The predicted mean score of an observation is the sum of the Ordered Values (shown in the “Response Profile” table) minus one, weighted by the corresponding predicted probabilities for that observation; that is, the predicted means score is , where D + 1 is the number of response levels and is the predicted probability of the dth (ordered) response.
A pair of observations with different observed responses is said to be concordant if the observation with the lower ordered response value has a lower predicted mean score than the observation with the higher ordered response value. If the observation with the lower ordered response value has a higher predicted mean score than the observation with the higher ordered response value, then the pair is discordant. If the pair is neither concordant nor discordant, it is a tie. Enumeration of the total numbers of concordant and discordant pairs is carried out by categorizing the predicted mean score into intervals of length and accumulating the corresponding frequencies of observations.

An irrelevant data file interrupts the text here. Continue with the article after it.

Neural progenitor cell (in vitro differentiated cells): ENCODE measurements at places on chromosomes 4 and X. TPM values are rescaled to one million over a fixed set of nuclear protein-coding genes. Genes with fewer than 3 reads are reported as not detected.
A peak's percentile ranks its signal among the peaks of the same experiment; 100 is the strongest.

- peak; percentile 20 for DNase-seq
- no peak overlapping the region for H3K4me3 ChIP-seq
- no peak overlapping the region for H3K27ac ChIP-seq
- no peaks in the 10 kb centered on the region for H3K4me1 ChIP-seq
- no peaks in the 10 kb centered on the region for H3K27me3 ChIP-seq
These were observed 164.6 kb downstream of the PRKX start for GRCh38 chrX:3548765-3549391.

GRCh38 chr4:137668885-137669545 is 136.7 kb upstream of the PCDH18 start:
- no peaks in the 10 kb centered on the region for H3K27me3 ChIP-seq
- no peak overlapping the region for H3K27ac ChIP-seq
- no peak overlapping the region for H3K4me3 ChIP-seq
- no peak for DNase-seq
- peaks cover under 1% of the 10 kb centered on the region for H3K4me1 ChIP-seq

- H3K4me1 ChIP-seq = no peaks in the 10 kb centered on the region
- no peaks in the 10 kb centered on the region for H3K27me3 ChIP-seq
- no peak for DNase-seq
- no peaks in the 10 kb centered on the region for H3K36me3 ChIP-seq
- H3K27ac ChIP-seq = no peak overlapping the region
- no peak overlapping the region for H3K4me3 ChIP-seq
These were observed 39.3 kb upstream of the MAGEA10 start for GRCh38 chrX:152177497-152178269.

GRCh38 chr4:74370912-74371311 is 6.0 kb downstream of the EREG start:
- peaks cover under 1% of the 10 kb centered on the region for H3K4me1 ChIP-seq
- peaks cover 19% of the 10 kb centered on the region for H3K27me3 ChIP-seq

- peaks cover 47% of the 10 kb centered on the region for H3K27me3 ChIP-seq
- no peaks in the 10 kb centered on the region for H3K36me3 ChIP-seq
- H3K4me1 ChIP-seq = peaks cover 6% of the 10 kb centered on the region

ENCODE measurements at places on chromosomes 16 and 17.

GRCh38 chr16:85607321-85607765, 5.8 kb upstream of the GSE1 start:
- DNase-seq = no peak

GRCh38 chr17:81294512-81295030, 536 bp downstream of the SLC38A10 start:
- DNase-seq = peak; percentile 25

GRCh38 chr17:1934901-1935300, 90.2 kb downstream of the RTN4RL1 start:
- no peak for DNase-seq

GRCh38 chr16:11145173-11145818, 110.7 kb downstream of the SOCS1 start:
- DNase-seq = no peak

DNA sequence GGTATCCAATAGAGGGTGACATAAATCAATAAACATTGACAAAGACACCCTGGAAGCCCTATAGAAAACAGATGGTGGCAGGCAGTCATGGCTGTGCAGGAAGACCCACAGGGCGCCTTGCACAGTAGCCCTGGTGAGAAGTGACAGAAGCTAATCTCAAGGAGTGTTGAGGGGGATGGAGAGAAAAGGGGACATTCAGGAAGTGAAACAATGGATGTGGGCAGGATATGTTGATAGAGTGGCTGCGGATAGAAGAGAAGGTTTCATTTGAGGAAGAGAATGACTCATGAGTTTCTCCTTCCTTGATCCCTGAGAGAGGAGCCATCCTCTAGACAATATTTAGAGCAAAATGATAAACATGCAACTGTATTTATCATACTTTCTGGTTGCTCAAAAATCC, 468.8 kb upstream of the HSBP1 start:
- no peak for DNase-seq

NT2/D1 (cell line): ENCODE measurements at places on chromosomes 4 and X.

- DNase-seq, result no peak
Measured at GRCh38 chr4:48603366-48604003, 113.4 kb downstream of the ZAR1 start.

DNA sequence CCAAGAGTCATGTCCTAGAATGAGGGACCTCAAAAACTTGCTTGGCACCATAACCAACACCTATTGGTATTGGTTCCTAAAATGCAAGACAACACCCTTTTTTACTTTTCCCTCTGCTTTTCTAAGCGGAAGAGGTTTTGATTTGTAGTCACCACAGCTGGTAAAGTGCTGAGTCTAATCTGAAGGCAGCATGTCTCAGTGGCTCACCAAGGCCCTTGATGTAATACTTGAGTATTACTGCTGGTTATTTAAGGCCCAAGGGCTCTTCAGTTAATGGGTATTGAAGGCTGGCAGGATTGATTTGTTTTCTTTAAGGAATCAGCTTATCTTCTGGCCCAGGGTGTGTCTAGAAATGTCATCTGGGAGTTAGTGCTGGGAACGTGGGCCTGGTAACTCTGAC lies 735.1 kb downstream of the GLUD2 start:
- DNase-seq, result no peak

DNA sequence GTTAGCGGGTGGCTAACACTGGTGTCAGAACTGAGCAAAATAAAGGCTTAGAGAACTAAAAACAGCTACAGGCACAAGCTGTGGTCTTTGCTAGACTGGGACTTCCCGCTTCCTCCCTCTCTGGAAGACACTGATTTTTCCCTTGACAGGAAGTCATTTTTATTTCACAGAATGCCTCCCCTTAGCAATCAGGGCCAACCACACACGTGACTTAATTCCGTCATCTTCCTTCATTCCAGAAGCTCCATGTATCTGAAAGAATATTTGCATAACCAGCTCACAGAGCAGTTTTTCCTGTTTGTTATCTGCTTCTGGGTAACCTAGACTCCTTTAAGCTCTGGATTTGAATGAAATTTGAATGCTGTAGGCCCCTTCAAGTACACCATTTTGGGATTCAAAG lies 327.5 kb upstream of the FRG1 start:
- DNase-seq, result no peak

Let N be the sum of observation frequencies in the data. Suppose there are a total of t pairs with different responses, of them are concordant, of them are discordant, and of them are tied. PROC SURVEYLOGISTIC computes the following four indices of rank correlation for assessing the predictive ability of a model:












Note that c also gives an estimate of the area under the receiver operating characteristic (ROC) curve when the response is binary (Hanley and McNeil, 1982).
For binary responses, the predicted mean score is equal to the predicted probability for Ordered Value 2. As such, the preceding definition of concordance is consistent with the definition used in previous releases for the binary response model.